Actual observations on the spot are vital too, as they can indicate upcoming changes, even if only in the short term. Sea temperature compared to air temperature can warn us of upcoming fog, while a sudden barometer drop will warn us of deterioration in the weather. Heavy or low cloud cover can foretell an imminent squall. Of course, all of that comes long after the actual forecast for the time and place, and the more reliable resources we can access, the better it is for our decisions and plans.

Know your enemy
Once we know our capabilities and limitations, we can proceed in plan-execute-monitor mode, considering the weather element in finer detail. For longer-term planning, such as crossing an ocean, we should be aware that no-one can guarantee that all will go to plan. We cannot know what will happen in two weeks time when we will be in the middle of the ocean. What we can bear in mind, however, is that seasonally there are high chances of encountering certain weather conditions in wider areas. Winter in the North Pacific and Atlantic will produce storms, while trade winds prevail around the equator. The roaring forties will not make passage easy for a low-powered vessel in the Southern Ocean around Cape Horn, and Mistral season will definitely build high seas in the middle to south of the Gulf of Lion. Again, consolidated knowledge is available and careful study in advance will pay dividends. Where possible, it is good practice to observe what the locals are doing and better still to discuss it with them; they probably know far more than we do as visitors.

Our long-term planning should bear in mind how strong, fast, reliable and vulnerable our ship and cargo are (ourselves as well) and where we are heading.

An observant eye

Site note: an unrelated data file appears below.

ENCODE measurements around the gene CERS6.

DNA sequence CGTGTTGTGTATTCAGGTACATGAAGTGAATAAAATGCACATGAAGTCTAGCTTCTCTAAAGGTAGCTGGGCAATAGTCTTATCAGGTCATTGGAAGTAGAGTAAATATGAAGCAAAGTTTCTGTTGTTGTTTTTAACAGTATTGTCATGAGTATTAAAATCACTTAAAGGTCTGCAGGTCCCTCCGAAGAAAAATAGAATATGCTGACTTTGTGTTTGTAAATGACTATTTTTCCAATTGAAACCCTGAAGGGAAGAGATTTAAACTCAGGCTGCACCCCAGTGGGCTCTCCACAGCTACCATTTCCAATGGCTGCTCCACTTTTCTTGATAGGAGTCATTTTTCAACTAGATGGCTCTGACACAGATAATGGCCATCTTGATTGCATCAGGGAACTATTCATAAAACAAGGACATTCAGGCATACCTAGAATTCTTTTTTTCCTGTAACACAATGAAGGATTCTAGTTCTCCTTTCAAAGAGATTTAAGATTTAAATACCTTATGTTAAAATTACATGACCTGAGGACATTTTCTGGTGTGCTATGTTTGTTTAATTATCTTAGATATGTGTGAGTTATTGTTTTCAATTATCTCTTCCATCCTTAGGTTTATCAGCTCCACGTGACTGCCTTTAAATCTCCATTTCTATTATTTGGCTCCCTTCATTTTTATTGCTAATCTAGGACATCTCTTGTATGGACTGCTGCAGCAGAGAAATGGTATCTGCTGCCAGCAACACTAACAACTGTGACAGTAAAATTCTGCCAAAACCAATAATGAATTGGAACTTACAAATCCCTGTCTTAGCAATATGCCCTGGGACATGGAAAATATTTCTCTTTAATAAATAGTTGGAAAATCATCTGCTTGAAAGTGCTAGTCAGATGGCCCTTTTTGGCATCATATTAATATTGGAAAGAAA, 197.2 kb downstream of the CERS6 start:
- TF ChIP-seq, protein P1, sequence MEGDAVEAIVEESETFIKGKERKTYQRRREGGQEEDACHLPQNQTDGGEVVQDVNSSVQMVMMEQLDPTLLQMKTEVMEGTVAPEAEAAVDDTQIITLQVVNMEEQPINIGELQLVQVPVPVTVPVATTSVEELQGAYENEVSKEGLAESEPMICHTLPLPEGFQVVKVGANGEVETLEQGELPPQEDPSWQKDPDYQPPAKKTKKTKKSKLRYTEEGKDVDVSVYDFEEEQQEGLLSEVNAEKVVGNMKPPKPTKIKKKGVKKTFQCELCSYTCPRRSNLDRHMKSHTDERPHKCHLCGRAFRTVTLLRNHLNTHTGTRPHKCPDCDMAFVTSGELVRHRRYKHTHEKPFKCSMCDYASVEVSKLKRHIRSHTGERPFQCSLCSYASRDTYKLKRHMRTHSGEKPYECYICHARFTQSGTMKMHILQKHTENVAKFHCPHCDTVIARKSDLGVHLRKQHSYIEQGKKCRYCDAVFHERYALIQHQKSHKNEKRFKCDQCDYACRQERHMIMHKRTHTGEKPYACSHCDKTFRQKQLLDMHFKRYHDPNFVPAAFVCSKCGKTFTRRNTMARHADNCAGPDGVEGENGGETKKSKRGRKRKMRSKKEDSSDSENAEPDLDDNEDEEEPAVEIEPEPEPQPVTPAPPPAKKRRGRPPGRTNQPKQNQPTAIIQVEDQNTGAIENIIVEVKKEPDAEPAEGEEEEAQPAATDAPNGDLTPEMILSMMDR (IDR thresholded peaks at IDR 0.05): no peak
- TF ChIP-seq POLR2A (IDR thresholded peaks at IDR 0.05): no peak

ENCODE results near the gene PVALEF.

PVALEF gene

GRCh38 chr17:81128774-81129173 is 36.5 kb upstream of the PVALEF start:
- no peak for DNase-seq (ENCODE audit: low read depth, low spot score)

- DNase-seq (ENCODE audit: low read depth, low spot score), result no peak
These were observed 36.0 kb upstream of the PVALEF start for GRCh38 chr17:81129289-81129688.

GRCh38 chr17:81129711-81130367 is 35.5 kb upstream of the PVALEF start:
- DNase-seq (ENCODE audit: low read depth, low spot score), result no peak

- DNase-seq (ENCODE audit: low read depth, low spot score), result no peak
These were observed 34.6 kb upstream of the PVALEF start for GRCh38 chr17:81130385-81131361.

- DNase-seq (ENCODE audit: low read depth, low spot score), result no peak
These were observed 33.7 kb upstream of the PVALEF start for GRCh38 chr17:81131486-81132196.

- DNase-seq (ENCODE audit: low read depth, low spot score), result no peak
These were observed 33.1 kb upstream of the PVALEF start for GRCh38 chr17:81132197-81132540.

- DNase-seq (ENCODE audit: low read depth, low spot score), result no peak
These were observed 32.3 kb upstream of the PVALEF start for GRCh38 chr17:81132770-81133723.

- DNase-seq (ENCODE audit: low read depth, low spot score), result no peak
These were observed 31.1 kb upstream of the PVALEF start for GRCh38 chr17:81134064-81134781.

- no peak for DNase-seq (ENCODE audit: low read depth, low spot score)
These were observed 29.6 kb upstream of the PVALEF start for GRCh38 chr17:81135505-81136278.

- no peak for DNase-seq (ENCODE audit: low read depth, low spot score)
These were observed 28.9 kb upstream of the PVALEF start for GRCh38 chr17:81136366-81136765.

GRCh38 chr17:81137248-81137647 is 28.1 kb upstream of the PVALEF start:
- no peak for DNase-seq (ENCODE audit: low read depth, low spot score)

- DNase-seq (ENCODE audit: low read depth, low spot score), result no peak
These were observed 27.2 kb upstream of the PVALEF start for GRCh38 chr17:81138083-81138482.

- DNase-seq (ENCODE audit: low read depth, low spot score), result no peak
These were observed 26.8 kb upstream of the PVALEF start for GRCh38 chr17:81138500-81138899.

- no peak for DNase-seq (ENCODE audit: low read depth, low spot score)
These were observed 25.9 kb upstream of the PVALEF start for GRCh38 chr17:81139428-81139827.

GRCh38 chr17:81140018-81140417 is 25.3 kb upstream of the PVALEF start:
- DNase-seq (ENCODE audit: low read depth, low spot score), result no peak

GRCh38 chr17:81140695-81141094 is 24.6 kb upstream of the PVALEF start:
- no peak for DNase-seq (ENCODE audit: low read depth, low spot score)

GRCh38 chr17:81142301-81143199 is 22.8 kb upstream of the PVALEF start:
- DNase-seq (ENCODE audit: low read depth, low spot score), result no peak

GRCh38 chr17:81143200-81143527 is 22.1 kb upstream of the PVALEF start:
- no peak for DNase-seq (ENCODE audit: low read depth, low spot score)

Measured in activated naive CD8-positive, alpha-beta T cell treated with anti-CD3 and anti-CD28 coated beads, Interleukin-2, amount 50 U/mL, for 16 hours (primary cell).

It is accepted military wisdom that no plan survives first contact with the enemy. Once underway, it is highly likely that our plan will not meet reality. Consequently, we have to evaluate the facts and adjust our intentions accordingly. The decision whether to remain on passage or deviate if heavy weather seems inevitable is a difficult one. Sometimes it is of vital importance in terms of survivability or maintaining an intact vessel.

An efficient bridge team should deal with the weather element just as it does with its other tasks. Communication in advance and a common understanding of the factors that will affect the passage assist the whole team. When the Master is not on the bridge, the team should keep an observant eye on actual, anticipated and forecasted weather conditions. Like elsewhere, you should never be afraid to speak up and express your concerns – generally to the Master – if something obviously doesn’t match with what should be happening.

When encountering severe weather, precaution and preparation will definitely have an effect on the overall outcome. However, decisions based on good seamanship, vigilance and the ability to adjust to actual conditions will decide whether the voyage will end in yet another accident report or a successful passage that will remain a story to share with your fellow seafarers on your own terms.